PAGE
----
In layman’s terms, what is a duct test?
A duct test is simply hooking up a specialized fan & checking to see how “leaky” your duct’s are.
How does one perform a duct test / what should I expect to see?
Using a calibrated fan & connector as shown above, we hook the fan up to your system, and we temporarily seal off all of remaining duct registers and grills on that system. Once this is done, we then turn on the fan (red & yellow box with the gauge) to pressurize the duct system. The fan slowly ramps up until we reach 25 pascals (PA) of pressure (assuming your system is not too leaky). Using the attached gauge, we can then read how many Cubic Feet of Air is required to maintain your system at that pressure. The less leaks, the lower amount of air is required.
Will this test hurt my ducts?
Not in the least, the 25 PA of pressure applied is equivalent to the pressure applied by your HVAC system when it is running.
Will this test void any warranties?
Not any manufacturer’s warranties
Why should I get my ducts tested?
If you have had a new system installed, a duct leakage test will show you that your contractor (or as a contractor a way of showing your customer) that the ducts were installed properly. It is also useful to determine where leaks are and what is required to seal them up properly.
Why are properly sealed ducts important?
- Tired of trying to cool or heat the outdoors, while you are left sweating or freezing inside your house? In many cases, that is exactly what is happening as that conditioned air that is supposed to be delivered inside the house is leaking outside. (for example, if you are losing 200 CFM of air conditioning, that is half a ton of air condition power lost)
- Most HVAC systems are designed to cool or raise the incoming air temperature by at least 20°. If you have leaks on the “return side,” some of that incoming “return air” could be 140° or zero based on the location of the leaks.
- Indoor Air Quality
- Always dusting – no matter what, one will never escape from dusting as we bring it in with us, or when we open up a door or window. With that said, if you have leaky ducts, &/or a leaky house, you will be pulling in that more dust & pollen
- What is that smell, I think something crawled in there & died…?
- Well, first off – if they were sealed up properly, one wouldn’t have to worry about that issue as nothing would be getting in
- Generally – it is not that something died in there, but the fact that the smell is being pulled into the house because of said air leakage (yes even with the system off)
- Besides those two main issues, you can also pull moisture, pollen, pests, and fumes into the home
- Money, Money, Money…
- By testing and improving the efficiency of the system, you’re equipment should last longer as it doesn’t have to work as hard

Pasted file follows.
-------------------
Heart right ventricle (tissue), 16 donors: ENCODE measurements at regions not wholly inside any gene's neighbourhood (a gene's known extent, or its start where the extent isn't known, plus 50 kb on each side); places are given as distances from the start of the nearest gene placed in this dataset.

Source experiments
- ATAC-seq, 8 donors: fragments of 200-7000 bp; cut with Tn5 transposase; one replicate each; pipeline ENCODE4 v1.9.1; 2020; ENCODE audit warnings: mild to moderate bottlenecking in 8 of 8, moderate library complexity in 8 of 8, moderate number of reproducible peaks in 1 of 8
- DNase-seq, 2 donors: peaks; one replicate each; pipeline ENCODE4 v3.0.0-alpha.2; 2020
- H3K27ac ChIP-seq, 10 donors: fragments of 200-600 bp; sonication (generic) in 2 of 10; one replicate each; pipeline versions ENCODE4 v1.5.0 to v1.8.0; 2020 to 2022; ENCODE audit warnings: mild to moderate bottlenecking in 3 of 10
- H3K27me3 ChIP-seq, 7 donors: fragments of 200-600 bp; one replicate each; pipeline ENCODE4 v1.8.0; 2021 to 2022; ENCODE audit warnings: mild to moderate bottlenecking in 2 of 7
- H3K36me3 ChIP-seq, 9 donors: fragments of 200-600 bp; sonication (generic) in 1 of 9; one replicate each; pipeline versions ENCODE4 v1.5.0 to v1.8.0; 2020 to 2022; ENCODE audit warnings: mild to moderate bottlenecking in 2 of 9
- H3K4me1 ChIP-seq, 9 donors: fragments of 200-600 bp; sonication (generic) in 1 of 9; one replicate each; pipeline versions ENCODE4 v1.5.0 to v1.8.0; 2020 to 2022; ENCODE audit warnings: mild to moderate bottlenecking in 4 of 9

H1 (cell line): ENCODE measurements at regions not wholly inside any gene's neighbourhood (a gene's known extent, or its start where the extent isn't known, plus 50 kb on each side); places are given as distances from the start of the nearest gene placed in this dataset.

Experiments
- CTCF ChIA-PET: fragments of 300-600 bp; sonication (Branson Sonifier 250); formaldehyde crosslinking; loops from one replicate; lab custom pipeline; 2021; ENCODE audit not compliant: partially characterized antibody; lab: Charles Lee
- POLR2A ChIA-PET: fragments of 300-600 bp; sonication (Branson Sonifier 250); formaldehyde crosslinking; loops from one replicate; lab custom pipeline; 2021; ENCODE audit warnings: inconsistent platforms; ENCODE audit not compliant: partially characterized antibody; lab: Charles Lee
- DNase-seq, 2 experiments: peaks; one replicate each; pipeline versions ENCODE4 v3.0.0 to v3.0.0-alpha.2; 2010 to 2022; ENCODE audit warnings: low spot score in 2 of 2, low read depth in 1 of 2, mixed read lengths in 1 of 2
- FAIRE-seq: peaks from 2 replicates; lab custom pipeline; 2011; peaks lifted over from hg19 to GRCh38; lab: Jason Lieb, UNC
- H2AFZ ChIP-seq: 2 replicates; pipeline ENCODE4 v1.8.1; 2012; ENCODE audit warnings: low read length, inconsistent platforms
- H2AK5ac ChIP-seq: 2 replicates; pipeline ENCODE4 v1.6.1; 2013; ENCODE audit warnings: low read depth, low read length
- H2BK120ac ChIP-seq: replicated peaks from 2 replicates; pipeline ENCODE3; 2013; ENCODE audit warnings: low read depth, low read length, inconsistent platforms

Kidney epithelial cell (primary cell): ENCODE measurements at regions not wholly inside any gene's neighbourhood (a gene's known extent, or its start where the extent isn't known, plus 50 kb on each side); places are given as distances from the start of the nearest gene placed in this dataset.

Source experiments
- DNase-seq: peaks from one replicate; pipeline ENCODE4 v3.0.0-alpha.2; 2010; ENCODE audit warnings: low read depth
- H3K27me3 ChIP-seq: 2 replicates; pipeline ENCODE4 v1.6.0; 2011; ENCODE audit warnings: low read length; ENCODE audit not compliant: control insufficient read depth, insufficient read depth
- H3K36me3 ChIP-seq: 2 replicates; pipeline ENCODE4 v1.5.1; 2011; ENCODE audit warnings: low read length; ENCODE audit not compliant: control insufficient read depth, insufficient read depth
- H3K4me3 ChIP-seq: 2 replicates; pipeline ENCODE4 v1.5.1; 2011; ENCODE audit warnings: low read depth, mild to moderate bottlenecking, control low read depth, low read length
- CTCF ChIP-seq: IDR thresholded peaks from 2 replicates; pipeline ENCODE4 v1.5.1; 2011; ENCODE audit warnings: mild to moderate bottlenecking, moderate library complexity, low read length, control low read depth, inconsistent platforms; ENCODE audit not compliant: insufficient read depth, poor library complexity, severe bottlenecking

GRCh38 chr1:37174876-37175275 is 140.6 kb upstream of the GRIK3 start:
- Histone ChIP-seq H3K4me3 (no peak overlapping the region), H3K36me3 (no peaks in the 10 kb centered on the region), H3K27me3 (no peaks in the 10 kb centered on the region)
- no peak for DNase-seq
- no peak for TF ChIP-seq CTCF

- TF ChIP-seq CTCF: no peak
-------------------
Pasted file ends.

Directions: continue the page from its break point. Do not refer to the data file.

- While some companies love throwing numbers out there (10 to 40% savings) the fact is, that no one knows how much you can or will save without knowing how often the system is used & just how leaky it is
- As a reminder, a test or audit will not save you a cent unless you properly implement the recommendations given
Wasn’t this done already?
Probably not unless you have an ENERGY STAR, Earth Craft, MN GreenStar, LEED or other “green” certification that requires it. While there are numerous states & cities that are ahead of the curve, your house probably has not been tested unless it has had a new unit installed after the *regulation was enacted in those areas. *FYI: in some areas – it may only apply to new construction, not replacements
Why don’t the HVAC companies normally test them?
That is a good question, and generally, it comes down to five items.
- In many states & locals, they are not required to, even though it has been in the codebooks for a while.
- Many “green building” programs & inspectors require an independent third party to verify the work was done properly
- It takes money & time – just to address the upfront cost; the lowest price one can expect to pay for an entry-line Blower Door & Duct Tester is around $4,500. This does not include any training, supplies required, or the ongoing maintenance charges.
- They are not trained or certified on how to do it which also takes time & money.
- Then we get down to two that are closely related – No one else does, so why should I, followed up with famous “I have no idea what you are talking about”
How leaky is too leaky?
In a perfect world – no leakage is optimal, but that is basically, impossible to reach. The 2009 codes (minimum standards for many) require a maximum of 12% total leakage (8 outside) while the 2006 codes actually listed 10% (5). Other programs like ENERGY STAR® require a maximum of 6% (4), while other states & locations have set their own limits ranging from 6 to 10%. For those on the 2012 & 2015 codes, they are looking at a maximum of 4% which is very doable but requires one to pay attention & keep the runs as short as possible. (2009-2015 Duct Leakage Chart)
Where did this percentage come from & how does one arrive at it?
The IRC, RESNET, ENERGY STAR & others all come to this percentage using the same simple formula; the CFM of leakage divided by conditioned floor area served equals the leakage percentage. To find out what the allowable leakage is, you simply multiply the conditioned floor area by the percentage to get the maximum allowed leakage, or you can simply refer to this chart we created covering the various duct testing requirements.